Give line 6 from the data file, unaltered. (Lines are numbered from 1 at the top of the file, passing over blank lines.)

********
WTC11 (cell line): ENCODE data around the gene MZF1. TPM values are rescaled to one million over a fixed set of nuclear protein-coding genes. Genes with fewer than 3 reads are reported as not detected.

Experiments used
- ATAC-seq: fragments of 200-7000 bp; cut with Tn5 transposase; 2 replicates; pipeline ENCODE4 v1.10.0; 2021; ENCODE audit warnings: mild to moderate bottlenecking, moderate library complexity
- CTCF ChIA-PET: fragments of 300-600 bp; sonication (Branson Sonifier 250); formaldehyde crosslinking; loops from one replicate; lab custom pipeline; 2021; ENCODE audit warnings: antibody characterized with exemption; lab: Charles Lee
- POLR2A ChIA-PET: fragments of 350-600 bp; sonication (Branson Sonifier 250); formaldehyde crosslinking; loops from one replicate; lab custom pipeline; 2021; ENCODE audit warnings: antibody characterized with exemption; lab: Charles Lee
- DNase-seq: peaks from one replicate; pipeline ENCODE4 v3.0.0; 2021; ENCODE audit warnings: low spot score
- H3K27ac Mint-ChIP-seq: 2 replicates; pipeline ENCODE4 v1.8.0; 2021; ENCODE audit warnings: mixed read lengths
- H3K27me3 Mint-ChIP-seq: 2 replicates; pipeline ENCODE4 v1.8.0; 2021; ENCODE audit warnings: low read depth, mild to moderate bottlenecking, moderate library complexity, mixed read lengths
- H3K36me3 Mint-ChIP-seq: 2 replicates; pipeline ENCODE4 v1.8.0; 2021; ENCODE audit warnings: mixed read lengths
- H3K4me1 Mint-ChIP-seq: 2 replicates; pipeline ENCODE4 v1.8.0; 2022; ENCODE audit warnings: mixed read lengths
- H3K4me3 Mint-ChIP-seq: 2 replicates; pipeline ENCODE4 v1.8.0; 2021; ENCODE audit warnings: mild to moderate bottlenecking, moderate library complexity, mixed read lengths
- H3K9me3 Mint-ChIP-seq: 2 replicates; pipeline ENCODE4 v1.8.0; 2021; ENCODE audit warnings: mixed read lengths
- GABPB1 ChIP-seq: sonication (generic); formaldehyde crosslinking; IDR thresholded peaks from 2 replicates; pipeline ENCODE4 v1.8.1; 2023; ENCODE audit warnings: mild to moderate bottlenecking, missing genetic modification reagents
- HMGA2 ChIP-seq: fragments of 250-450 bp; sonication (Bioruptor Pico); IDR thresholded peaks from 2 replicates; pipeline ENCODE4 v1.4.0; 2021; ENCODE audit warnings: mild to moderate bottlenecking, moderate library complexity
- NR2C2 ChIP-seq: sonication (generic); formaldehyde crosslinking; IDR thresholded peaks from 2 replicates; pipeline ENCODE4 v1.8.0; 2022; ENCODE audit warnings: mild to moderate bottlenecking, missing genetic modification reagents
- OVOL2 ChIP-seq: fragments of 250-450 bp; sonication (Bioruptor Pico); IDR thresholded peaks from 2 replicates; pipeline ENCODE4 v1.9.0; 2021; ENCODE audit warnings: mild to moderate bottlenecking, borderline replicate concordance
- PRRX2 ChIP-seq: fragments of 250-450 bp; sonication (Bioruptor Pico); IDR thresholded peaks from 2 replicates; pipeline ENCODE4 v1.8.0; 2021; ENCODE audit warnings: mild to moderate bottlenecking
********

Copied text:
- DNase-seq: peaks from one replicate; pipeline ENCODE4 v3.0.0; 2021; ENCODE audit warnings: low spot score